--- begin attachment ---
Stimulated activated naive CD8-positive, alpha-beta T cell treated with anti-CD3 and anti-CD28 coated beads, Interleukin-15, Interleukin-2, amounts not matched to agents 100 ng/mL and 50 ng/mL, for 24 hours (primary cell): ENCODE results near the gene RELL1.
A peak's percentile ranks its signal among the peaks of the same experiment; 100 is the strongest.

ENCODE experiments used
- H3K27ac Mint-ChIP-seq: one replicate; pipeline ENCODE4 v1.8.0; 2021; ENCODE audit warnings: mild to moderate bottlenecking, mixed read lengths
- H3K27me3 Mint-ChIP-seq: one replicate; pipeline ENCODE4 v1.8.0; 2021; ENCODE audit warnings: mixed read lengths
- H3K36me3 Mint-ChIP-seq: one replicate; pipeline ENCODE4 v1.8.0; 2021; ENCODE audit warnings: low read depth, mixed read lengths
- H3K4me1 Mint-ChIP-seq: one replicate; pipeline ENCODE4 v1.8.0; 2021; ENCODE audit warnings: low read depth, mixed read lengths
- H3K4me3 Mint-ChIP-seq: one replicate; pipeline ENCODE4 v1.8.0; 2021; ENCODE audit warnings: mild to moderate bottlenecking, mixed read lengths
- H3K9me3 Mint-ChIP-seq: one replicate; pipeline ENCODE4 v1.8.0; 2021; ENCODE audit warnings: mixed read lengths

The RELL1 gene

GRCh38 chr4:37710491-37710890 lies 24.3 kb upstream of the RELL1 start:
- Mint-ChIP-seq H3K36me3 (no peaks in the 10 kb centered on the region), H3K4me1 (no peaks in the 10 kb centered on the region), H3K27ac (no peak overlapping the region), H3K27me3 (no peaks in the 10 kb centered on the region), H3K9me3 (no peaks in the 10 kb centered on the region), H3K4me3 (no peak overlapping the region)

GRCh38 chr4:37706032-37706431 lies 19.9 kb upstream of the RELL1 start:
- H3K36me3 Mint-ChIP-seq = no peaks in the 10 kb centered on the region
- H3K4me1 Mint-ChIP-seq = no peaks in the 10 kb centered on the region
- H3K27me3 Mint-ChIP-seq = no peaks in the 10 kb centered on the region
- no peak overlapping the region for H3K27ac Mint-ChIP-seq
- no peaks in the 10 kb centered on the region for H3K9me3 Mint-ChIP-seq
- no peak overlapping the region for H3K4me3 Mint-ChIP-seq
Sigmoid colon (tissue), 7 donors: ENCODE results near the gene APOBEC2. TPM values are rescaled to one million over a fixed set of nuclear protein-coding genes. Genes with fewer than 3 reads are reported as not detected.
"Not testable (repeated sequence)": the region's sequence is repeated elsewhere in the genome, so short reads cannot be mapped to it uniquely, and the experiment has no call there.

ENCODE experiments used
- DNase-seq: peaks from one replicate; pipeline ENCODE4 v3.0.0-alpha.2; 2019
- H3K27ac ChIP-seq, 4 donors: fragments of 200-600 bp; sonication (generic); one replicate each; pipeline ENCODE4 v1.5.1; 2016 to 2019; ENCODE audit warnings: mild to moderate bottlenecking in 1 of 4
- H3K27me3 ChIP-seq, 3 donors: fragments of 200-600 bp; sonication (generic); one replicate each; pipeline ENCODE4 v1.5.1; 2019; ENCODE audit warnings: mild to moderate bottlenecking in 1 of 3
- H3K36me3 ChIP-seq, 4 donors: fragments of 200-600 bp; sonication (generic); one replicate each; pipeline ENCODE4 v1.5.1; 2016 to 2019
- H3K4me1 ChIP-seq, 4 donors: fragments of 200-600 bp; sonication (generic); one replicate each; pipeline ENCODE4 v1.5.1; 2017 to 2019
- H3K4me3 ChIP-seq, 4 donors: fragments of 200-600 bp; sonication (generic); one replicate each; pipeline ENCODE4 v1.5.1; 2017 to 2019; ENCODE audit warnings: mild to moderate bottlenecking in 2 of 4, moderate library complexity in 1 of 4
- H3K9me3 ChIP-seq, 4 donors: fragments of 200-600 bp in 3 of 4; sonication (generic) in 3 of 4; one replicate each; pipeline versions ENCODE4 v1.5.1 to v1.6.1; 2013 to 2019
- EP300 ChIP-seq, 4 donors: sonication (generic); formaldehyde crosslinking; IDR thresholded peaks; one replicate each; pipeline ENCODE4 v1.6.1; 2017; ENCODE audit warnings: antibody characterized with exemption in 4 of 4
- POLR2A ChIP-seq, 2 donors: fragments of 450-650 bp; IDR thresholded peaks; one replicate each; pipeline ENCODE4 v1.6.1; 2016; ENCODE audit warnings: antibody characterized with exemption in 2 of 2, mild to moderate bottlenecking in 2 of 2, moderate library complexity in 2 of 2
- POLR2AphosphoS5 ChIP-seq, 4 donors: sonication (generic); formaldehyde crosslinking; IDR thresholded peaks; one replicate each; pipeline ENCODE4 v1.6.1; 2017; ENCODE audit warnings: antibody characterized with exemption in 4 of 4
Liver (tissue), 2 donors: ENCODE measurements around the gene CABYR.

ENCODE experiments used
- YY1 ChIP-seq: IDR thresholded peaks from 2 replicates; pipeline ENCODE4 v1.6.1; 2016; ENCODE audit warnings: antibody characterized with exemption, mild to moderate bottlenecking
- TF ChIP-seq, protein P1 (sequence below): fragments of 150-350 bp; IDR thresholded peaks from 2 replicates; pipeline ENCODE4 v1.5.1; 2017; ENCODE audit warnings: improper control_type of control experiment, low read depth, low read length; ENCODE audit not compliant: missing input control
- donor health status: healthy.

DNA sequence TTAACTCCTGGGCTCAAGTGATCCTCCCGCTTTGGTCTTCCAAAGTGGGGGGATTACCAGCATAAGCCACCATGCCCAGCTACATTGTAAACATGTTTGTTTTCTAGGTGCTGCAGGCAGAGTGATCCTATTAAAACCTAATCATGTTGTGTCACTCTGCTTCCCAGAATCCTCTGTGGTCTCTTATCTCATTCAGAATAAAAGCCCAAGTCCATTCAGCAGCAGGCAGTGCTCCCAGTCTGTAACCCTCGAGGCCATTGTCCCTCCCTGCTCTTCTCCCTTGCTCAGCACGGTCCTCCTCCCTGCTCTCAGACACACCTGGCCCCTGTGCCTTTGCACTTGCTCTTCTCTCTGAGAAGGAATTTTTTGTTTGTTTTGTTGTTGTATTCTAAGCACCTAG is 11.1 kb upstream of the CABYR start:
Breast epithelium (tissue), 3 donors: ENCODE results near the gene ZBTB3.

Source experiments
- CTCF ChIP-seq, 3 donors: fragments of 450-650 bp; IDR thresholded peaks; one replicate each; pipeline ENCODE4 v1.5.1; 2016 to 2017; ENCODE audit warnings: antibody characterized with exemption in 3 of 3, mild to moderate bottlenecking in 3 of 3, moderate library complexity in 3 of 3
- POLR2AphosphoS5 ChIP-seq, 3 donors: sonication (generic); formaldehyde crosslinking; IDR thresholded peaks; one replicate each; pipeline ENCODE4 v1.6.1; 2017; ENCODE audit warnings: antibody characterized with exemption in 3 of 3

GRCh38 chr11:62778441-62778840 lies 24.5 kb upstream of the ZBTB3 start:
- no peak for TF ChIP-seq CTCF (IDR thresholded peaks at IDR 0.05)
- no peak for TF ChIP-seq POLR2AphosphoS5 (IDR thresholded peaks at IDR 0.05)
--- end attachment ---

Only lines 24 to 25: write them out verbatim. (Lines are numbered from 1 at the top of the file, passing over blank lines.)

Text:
- H3K27ac ChIP-seq, 4 donors: fragments of 200-600 bp; sonication (generic); one replicate each; pipeline ENCODE4 v1.5.1; 2016 to 2019; ENCODE audit warnings: mild to moderate bottlenecking in 1 of 4
- H3K27me3 ChIP-seq, 3 donors: fragments of 200-600 bp; sonication (generic); one replicate each; pipeline ENCODE4 v1.5.1; 2019; ENCODE audit warnings: mild to moderate bottlenecking in 1 of 3